“Our thoughts on this sad day are with the families of the victims and the injured, and with Zelenskyy, who lost his interior minister today,” said Scholz on Twitter.
German Interior Minister Nancy Faeser had also sent her condolences to the Ukrainian government “and offered Germany’s support in identifying the causes of the helicopter crash.”
Here are other updates on the war in Ukraine on Wednesday, January 18:
Scholz says Germany willing to send tanks to Ukraine, but with conditions — reports
German Chancellor Olaf Scholz reportedly told his US counterpart Joe Biden that Germany would be willing to send the much-demanded Leopard 2 tanks to Ukraine, but on the condition that the US also send its own Abram tanks.
The condition was reported by German media on Wednesday following a phone call between Scholz and Biden on Tuesday.
However, the Pentagon appeared to reject the idea of sending Abrams tanks, AFP reported.
Ukraine has made repeated calls for Germany to send heavy tanks, with the Leopard 2 tanks being considered some of the best.
Pressure on Berlin has increased after the UK said it would send Challenger tanks to Ukraine to bolster its fleet of mostly Soviet-era tanks.
Ukraine’s Zelenskyy leads minute of silence at WEF in Davos
Ukrainian President Volodymyr Zelenskyy addressed the World Economic Forum in Davos on Wednesday, opening his speech in English with a call for a minute of silence for the victims of the helicopter crash and to “honor the memory of every person Ukraine has lost.”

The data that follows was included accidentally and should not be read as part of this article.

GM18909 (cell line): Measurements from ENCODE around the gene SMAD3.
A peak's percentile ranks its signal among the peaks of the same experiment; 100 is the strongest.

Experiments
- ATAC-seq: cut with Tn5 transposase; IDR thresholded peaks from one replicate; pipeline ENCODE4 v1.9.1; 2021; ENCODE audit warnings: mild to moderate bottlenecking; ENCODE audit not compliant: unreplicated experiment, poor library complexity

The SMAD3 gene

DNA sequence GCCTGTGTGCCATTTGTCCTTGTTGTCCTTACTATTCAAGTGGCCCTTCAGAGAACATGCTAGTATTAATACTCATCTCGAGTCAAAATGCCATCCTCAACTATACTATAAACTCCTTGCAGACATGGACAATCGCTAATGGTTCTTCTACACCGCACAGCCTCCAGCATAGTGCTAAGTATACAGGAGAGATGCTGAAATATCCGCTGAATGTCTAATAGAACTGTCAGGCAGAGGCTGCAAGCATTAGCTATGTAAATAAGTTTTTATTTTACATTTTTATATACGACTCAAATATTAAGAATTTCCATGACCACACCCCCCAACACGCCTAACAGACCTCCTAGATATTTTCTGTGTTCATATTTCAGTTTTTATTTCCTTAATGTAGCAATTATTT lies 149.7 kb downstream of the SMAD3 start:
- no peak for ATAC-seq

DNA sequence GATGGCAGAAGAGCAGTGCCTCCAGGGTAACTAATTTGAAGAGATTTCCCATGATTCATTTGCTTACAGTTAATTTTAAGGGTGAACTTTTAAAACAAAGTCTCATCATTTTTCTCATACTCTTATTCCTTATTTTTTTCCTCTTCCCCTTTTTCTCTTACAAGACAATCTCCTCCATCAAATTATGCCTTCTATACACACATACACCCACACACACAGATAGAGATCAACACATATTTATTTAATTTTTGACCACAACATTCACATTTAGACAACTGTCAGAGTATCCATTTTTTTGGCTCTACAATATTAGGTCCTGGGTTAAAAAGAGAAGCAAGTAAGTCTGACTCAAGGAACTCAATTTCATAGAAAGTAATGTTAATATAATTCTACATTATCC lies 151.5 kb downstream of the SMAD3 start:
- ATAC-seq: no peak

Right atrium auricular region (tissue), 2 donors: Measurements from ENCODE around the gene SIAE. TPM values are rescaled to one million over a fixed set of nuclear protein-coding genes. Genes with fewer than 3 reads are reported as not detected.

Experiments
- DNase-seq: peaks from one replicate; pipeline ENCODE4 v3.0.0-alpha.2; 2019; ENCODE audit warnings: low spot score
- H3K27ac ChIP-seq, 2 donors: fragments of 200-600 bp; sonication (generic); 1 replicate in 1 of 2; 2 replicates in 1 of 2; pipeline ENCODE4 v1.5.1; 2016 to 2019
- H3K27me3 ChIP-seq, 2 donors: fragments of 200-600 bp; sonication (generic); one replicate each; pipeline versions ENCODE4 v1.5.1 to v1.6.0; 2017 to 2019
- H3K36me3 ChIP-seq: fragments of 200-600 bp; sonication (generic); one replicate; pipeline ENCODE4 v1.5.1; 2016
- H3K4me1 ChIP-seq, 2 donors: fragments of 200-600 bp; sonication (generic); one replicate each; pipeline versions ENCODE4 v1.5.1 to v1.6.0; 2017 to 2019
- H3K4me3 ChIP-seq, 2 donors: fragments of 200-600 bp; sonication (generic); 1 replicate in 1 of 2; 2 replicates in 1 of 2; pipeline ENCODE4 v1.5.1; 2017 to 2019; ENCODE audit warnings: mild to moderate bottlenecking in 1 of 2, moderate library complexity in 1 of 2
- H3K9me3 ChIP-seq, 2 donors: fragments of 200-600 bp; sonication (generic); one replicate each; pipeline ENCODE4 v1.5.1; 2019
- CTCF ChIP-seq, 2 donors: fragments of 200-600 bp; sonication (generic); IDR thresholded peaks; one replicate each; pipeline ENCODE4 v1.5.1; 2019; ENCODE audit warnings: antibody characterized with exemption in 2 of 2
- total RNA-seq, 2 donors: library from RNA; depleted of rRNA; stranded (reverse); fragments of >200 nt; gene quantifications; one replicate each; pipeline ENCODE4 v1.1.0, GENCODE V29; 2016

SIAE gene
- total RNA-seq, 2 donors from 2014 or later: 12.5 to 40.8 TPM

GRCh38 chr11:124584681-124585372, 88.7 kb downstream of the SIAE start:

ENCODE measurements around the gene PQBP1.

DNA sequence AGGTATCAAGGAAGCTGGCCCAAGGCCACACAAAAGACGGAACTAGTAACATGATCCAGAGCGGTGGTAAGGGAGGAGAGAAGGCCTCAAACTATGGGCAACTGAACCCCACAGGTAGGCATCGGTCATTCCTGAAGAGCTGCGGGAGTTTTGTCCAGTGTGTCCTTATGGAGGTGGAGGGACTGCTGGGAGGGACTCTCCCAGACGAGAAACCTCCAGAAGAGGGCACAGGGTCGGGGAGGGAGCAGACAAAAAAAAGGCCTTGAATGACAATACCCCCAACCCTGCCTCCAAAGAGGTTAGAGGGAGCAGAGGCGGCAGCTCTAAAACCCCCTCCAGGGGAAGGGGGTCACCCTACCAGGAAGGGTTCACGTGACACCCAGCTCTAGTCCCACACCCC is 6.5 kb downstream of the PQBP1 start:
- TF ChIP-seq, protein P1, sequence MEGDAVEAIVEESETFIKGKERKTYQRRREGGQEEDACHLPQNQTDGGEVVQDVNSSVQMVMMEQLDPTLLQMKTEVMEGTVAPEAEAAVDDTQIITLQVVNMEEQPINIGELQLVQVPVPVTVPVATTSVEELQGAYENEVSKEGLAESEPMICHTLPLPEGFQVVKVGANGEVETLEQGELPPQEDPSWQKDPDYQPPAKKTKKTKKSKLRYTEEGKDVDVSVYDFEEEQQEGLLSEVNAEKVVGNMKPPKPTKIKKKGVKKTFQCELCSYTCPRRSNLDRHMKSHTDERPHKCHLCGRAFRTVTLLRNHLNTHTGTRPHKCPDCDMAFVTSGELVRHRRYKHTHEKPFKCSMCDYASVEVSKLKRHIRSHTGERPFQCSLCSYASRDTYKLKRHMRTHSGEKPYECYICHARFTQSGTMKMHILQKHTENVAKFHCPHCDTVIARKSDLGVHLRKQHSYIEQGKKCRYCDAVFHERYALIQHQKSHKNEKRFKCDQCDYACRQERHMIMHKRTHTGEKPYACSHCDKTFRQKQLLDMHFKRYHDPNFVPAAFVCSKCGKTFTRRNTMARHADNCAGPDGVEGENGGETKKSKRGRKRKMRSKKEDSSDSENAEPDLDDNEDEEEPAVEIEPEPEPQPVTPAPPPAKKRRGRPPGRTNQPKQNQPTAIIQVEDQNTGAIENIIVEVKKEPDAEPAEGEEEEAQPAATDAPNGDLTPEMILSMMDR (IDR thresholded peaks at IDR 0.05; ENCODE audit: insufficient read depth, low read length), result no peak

“This is not an accident because it has been due to war and the war has many dimensions, not just on the battlefields,” he said referring to the crash. “There are no accidents at wartime. These are all war results.”
Zelenskyy’s address emphasized the world needs to speed up its support for Ukraine, warning that “tyranny is outpacing democracy” and that the mobilization of weaponry to oppose Russia’s invasion must outpace Moscow’s ability to wage war.
“The world needs resolve and speed,” Zelenskyy said.
Olaf Scholz says ‘Russia must fail’ in Ukraine
German Chancellor Olaf Scholz delivered a rare speech in English at the World Economic Forum in Davos, citing how the war in Ukraine has plunged the world into political turmoil.
He addressed the crisis in Ukraine, saying “Russia must fail” for the conflict to end.
However, Scholz steered clear of bringing up the topic of supplying heavy weaponry like Leopard 2 tanks to Ukraine, instead mentioning several of the weapons systems Germany has sent to Ukraine so far, including the IRIS-T medium-range surface-to-air missiles.